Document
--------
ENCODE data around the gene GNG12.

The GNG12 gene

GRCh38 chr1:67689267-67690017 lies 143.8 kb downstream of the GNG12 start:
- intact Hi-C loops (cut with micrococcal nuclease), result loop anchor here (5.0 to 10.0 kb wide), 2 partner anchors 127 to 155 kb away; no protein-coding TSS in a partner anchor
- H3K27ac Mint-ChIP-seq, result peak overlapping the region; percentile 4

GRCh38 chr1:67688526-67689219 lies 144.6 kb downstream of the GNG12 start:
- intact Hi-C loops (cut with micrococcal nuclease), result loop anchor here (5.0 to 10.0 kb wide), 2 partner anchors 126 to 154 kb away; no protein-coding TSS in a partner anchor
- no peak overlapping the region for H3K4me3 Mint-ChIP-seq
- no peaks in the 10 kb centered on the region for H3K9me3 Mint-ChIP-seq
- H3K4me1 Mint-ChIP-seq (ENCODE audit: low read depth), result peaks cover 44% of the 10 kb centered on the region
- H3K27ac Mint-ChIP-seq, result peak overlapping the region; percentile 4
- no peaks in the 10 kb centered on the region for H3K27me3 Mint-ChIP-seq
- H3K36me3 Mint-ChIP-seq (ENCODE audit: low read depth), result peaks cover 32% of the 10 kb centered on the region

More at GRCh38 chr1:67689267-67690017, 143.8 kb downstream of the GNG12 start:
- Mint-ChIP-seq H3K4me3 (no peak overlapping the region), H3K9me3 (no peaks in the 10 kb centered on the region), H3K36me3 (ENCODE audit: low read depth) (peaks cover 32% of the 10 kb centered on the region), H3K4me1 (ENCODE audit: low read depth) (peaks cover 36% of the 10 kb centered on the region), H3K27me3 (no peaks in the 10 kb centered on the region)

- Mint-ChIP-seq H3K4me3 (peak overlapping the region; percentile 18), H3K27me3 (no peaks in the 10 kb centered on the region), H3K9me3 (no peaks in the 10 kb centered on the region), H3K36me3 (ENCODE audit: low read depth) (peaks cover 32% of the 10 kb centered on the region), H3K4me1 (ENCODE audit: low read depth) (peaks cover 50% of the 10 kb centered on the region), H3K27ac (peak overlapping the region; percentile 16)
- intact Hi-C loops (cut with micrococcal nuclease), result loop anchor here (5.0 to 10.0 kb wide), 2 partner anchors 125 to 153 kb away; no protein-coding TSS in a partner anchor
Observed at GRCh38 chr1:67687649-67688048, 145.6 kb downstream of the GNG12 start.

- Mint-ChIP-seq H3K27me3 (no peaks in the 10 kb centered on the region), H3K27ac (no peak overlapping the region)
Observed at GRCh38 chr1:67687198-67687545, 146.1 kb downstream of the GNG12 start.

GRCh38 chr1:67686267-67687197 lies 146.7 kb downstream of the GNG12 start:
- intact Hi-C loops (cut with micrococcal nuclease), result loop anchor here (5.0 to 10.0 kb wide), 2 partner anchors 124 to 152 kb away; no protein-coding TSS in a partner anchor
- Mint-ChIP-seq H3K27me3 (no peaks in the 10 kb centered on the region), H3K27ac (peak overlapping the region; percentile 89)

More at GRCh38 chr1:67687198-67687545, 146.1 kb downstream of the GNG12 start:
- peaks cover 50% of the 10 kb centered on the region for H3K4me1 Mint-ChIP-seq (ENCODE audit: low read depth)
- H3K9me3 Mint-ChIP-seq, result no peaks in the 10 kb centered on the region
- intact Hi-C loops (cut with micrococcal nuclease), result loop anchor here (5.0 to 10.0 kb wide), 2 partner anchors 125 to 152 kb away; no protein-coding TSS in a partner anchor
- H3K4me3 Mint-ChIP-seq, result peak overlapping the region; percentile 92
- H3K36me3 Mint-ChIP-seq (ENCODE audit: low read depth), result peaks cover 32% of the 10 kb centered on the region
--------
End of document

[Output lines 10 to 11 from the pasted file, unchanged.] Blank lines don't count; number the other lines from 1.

- H3K4me1 Mint-ChIP-seq (ENCODE audit: low read depth), result peaks cover 44% of the 10 kb centered on the region
- H3K27ac Mint-ChIP-seq, result peak overlapping the region; percentile 4